A middle-aged white man wearing a khaki shirt and shorts stands on a flat, fertile piece of land surrounded by a group of young black men in bright orange uniforms.
Bill Creswell, 58, owns a farm in the agricultural town of Chimoio in Mozambique’s Manica province. The young men in uniform are his employees. Altogether about 45 of them are working the fields.
Creswell is one of more than 50 white farmers who moved to Chimoio from across the border in Zimbabwe following its controversial land reform programme. Since early 2000, the move by the government of President Robert Mugabe has driven thousands of white farmers off their lands.
“This is home. Zimbabwe is a chapter in my life that is closed,” Creswell told Al Jazeera, inspecting new tomato seedlings while adjusting his sunglasses to block the rays of tropical sunshine.
Creswell said he left Zimbabwe more than 10 years ago, as the world he and his family knew crumbled around him. “I felt unsafe. I left with nothing. No valuables, just a bag containing my clothes. Until that point, I only knew Zimbabwe.”
In 2000, violent land takeovers started forcing out Zimbabwe’s more than 3,000 remaining white farmers. Creswell left and never looked back.
Land ownership was one of the major issues during Zimbabwe’s brutal struggle against white British minority rule. Zimbabwe gained independence in 1980, and Mugabe was elected president.
Because of the race-based preferential treatment enforced by the repressive colonial system, white commercial farmers owned an estimated 70 percent of the fertile land in the country, with blacks pushed out of their ancestral areas onto unproductive land without compensation.
At independence, about 6,000 white farmers owned almost two-thirds of the country’s arable land.
Growing impatient at unequal land distribution and the slow progress of redistribution of arable land since independence, impoverished peasants and veterans of Zimbabwe’s colonial struggle took matters into their own hands starting in 2000 – and reclaimed land by force.
Many white farmers moved to the United Kingdom, from where their ancestors had come. Others headed for Australia and New Zealand.
But many remained on the continent. Dozens moved to Zambia, South Africa, and Nigeria. Others chose to stay closer to Zimbabwe. More than 200 crossed the border into Mozambique, the former Portuguese colony of more than 25 million people.
Mozambique emerged from a bloody civil war in 1992, which had damaged the country’s commercial farming sector.
In light of the developments in Zimbabwe, Mozambique saw an opportunity and welcomed the white farmers with cheap, long-term land leases.
I think Mozambique has been very good to us… I think the government has been very proactive on that. (Kevin Gifford, farmer)
Starting from scratch
In Chimoio, located about 95km from the border with Zimbabwe, more than 50 Zimbabwean commercial farmers were attracted not just by the offer of safety and favourable land leases, but also by cheap loans from multinational tobacco companies.
They started from scratch, clearing bush before planting.
The language barrier between the farm owners and Mozambicans was a big problem at first, and the white farmers struggled to find employees who knew about their methods of farming.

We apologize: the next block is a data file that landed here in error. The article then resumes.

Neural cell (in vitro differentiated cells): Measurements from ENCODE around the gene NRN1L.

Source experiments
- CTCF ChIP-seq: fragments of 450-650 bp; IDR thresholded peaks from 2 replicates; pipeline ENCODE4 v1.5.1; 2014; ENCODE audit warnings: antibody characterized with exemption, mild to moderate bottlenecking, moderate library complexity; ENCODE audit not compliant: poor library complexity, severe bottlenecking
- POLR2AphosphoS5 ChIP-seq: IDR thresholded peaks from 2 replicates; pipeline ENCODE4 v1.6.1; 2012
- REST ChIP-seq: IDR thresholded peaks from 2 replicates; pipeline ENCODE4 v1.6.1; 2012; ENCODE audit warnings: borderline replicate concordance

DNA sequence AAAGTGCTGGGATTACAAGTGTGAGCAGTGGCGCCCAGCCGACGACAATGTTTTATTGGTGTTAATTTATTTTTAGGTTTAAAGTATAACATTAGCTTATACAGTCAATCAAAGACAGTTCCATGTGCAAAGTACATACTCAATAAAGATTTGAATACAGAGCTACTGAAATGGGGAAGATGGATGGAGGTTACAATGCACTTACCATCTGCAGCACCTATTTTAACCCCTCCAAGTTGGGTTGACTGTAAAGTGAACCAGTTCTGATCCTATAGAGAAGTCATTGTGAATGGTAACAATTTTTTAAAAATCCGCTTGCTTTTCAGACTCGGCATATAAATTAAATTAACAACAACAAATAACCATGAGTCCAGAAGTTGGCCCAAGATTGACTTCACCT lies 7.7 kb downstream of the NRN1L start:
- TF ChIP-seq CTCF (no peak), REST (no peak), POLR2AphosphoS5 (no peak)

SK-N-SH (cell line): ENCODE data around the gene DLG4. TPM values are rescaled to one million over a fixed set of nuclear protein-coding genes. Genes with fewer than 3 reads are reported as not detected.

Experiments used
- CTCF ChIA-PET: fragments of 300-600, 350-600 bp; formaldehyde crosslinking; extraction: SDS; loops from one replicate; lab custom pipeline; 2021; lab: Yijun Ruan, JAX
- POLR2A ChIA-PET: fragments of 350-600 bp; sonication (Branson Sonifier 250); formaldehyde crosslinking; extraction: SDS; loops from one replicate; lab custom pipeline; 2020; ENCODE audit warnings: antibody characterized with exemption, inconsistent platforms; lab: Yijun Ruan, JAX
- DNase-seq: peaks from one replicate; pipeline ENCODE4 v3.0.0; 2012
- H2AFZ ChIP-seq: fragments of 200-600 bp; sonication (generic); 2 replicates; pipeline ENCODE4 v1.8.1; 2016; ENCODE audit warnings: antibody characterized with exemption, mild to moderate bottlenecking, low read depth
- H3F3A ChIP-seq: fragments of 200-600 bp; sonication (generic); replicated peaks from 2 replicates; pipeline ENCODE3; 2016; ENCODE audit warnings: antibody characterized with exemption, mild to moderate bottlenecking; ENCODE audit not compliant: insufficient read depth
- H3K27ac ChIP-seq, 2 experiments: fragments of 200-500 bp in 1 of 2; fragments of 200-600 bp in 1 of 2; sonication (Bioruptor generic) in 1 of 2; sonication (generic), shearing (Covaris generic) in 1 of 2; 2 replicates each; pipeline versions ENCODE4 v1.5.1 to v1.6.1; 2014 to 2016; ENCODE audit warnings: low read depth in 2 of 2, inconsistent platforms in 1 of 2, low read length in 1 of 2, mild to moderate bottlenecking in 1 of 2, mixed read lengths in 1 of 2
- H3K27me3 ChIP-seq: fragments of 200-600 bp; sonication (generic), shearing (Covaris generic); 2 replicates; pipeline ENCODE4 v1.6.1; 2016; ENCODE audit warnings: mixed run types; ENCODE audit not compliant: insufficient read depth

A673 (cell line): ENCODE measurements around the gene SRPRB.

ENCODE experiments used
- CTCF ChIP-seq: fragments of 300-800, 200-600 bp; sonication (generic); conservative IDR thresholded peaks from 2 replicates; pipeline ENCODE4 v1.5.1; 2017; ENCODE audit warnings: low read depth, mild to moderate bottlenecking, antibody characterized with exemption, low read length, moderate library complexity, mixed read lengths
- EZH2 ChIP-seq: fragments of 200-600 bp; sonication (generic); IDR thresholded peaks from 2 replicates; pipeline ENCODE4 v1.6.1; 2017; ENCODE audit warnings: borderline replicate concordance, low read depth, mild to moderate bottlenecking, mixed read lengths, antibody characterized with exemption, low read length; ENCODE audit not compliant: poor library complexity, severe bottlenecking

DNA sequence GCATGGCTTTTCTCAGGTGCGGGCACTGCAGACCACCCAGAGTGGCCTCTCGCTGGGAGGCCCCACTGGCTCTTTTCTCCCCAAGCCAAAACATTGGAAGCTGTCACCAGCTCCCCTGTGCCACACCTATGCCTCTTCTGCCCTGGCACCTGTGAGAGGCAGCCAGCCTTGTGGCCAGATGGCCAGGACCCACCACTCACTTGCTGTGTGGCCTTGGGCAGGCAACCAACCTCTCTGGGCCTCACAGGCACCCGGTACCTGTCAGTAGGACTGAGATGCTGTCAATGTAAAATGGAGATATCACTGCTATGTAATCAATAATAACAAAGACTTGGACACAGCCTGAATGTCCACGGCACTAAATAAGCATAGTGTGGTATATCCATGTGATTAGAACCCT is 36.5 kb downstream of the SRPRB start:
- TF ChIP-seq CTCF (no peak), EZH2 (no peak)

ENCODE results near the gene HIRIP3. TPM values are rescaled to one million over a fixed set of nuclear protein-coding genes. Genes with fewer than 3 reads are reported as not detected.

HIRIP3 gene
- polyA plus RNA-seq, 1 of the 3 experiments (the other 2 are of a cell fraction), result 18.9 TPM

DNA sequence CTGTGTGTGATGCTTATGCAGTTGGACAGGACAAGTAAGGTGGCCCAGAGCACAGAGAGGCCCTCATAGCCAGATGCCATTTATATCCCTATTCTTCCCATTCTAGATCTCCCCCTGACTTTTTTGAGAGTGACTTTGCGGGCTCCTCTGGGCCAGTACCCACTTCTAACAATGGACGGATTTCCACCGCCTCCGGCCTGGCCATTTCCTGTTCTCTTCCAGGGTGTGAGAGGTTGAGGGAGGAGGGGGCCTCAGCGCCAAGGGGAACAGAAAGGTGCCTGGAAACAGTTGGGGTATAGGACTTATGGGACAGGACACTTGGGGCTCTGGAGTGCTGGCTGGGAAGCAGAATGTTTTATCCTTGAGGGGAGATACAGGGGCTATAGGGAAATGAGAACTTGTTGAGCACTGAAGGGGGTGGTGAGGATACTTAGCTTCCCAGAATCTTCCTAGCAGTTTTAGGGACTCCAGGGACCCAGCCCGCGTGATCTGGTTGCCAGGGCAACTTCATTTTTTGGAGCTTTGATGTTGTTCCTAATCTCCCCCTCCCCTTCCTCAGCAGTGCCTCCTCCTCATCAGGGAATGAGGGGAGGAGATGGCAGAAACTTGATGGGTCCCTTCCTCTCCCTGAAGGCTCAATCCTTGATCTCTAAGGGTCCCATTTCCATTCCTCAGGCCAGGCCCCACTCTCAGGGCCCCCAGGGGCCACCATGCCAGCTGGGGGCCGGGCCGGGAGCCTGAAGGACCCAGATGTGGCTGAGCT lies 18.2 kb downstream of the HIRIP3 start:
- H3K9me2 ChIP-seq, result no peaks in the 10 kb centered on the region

They also had to find new markets for their produce: In Zimbabwe, they had contracts with local supermarkets and multinational companies, but they had to start anew in Mozambique. It was painstaking work, but it is finally paying off, Creswell said.
“We started initially very small and we [have] grown. We now grow 12 hectares of horticulture. It doesn’t sound much, but it terms of turnover it is quiet big,” Creswell told Al Jazeera.
More than 140km north of Chimoio is Vanduzi, another town favoured by white Zimbabwean farmers who escaped Mugabe’s land redistribution programme. Vanduzi, which is also near Zimbabwe, is nestled in the shadows of mountains, and has a small river that flows year-round.
Kevin Gifford moved to Vanduzi 13 years ago after his farm was seized. He is the third generation in his family to have been born in Zimbabwe. On his new 450-hectare farm, he grows tobacco and keeps 150 head of cattle and 160 sheep.
He is happy about how he has been received in Mozambique, but is still bitter about events back home.
“I do feel welcome in Mozambique. I think Mozambique has been very good to us. It started with President [Joaquim] Chisano inviting us to come and help develop his country, and I think the government has been very proactive on that. Of course we have had our problems. Everybody does. But I’m comfortable here,” Gifford told Al Jazeera, his three dogs keeping close watch on any movement on the vast farm.
‘Life is getting better’
The farmers’ arrival has been good news to locals in this part of Mozambique. The once sleepy villages that had no jobs to offer youth have started to thrive. These two farmers together employ close to 200 local men, most of whom had previously been unemployed.
“What happened in Zimbabwe, if it happens here it will be sad for us, because he [Creswell] is helping us a lot. In this community there is a lot of unemployment,” said Jorge Alberto, a 32-year-old father of four.
Other white Zimbabwean farmers found the relocation too difficult, though. They laid down their tools and headed out of Mozambique to seek opportunities in other countries.
“Many of them gave up the fight and left. Some went to Australia and others gave up farming completely,” Creswell said.
Creswell and Gifford are two of the thriving few to have remained, and now they are reaping the rewards.
“Life is getting better and our yield is increasing every season. I have no plans of going back to Zimbabwe. My family and I are going to stay here,” said Creswell.